rights and international humanitarian law.". The report accurately
reflects the findings of Human Rights Watch, when it talks of
disappearances and extrajudicial killings. It is also correct
to state: "Government investigations and trials of the military
for crimes against civilians are infrequent and convictions are
few." The report is right, too, to focus on the problems
faced by NGOs and civil society, the subject of a forthcoming
Human Rights Watch report.
The report says that the UK "pointed out
that effective anti-terrorism policies and respect for human rights
are not mutually exclusive. Proper observance of human rights
can be very effective in combating terrorism." Sadly, there
is a wide gap between the sentiments expressed here and the message
that is sent by senior ministers, in their meetings with Russian
Government leaders and their public statements in that context.
There still seems to be an eagerness not to confront the extent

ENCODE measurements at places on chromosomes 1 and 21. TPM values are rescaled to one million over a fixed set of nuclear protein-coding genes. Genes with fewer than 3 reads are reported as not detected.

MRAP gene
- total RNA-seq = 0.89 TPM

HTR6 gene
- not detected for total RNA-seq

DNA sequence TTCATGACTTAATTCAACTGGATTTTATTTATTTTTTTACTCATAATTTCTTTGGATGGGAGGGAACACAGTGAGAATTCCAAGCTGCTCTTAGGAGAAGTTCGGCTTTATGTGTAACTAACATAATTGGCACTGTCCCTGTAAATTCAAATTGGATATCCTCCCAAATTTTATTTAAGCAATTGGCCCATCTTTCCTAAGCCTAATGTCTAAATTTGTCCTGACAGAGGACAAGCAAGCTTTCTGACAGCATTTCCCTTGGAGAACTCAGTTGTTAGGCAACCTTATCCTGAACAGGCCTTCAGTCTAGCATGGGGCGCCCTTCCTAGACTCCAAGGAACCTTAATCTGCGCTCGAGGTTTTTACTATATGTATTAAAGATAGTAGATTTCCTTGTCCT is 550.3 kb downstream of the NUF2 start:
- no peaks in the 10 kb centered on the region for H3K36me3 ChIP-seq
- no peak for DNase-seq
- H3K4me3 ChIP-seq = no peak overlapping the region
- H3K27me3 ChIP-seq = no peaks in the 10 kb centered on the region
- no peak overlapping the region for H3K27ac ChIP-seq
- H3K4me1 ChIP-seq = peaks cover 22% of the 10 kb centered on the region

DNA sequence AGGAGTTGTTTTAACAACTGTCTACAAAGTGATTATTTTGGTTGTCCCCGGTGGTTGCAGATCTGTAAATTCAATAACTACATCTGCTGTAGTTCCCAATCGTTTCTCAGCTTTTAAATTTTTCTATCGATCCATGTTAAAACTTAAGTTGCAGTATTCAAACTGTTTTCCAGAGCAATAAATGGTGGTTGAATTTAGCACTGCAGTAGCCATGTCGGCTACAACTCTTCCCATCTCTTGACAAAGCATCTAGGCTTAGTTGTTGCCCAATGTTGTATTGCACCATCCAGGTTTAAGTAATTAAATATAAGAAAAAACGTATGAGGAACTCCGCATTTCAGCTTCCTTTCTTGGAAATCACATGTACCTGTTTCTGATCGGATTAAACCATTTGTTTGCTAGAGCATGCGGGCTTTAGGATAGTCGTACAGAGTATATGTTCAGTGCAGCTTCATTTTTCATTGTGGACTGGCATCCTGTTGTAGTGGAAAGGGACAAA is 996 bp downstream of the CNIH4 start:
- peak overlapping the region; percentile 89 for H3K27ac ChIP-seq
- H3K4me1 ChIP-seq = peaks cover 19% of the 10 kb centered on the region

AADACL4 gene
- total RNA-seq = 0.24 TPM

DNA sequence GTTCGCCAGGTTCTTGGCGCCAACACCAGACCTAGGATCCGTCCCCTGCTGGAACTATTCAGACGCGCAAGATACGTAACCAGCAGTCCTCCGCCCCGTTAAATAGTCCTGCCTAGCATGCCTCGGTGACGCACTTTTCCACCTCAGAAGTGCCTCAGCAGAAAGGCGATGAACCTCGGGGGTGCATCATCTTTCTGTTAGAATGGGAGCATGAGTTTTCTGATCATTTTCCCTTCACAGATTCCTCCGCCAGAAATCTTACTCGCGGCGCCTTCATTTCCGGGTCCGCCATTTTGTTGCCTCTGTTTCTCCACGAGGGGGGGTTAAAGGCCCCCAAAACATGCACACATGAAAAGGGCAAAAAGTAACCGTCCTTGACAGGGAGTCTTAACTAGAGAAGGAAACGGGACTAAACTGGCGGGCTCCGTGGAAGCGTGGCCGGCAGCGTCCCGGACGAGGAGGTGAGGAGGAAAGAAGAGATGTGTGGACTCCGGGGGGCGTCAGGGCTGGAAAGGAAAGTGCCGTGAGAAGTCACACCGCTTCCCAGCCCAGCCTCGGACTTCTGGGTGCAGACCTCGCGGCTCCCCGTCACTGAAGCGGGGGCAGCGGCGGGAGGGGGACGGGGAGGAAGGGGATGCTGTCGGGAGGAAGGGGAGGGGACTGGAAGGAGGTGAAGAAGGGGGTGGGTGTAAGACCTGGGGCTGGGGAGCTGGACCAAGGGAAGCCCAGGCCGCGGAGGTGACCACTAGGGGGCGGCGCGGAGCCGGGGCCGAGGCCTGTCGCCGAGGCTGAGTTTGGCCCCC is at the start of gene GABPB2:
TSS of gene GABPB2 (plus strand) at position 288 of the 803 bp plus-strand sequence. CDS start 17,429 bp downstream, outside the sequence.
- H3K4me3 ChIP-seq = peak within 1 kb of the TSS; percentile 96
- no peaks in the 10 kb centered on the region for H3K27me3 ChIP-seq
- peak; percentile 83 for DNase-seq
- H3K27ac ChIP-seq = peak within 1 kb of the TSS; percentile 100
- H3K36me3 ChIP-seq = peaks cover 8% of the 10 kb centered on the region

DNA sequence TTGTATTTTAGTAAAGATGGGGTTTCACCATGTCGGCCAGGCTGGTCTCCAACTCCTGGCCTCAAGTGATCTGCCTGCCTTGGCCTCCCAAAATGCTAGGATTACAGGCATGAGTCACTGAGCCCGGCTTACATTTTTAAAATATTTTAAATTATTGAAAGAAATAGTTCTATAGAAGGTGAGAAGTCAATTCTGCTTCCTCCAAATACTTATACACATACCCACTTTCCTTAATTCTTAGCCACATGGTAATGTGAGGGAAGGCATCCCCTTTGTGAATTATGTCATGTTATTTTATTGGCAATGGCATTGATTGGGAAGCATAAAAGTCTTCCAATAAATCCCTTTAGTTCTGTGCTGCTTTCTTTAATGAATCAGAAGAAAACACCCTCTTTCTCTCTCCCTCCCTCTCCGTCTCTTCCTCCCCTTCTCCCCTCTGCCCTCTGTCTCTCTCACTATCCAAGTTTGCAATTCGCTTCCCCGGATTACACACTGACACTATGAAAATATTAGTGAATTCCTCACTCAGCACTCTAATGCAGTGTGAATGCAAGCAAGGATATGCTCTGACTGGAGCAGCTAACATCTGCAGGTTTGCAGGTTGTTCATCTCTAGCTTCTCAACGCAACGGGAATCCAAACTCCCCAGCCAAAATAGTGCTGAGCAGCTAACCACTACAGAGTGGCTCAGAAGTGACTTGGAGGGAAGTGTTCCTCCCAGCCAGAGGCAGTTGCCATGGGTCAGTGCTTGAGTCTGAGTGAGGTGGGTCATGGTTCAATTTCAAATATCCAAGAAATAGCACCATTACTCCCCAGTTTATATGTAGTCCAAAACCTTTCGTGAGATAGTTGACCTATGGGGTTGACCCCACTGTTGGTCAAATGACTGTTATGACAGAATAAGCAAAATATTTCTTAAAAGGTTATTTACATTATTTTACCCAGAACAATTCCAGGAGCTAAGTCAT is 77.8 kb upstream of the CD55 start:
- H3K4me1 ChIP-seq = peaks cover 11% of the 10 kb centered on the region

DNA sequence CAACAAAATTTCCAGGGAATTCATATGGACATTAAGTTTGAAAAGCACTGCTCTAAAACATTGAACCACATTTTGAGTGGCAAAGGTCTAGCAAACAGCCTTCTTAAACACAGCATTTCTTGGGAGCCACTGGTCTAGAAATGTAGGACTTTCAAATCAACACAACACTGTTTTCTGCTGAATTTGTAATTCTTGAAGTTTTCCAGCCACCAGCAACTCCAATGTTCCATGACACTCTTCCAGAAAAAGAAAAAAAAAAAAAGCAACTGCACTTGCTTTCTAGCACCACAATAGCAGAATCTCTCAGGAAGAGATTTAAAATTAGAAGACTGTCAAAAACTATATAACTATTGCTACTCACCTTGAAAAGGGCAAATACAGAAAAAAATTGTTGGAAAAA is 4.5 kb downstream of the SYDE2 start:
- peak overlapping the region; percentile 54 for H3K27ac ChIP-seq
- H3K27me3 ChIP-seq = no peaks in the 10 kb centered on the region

of the crimes being committed in Chechnya, let alone the fact
that the crimes in Chechnya are now spilling over into greater
instability in the entire region.
We hear little or nothing from the Prime Minister
or the Foreign Secretary about the crimes that continue to go
unpunished in Chechnyacrimes which can be seen as poisoning
all Russian society. A Human Rights Watch briefing paper "Worse
than a War" (http://hrw.org/backgrounder/eca/chechnya0305/),
published in March 2005, determined that the level and pattern
of forced disappearances justified the use of the term "crimes
High-level silence on this issue is shortsighted.
Russia does indeed have a terrorist problemas we have seen
repeatedly in recent years. But the idea that this terror threat
means that one should not criticise a Kremlin policy which tolerates
or encourages civilian murder is wrong. UK failure to speak out
strongly on this issue is wrongheaded and indefensible.
A parliamentary response to Menzies Campbell
MP failed to answer the question as to whether the Prime Minister
raised the subject of disappearances when he met with President
Putin in October 2005. The implication appears to be that the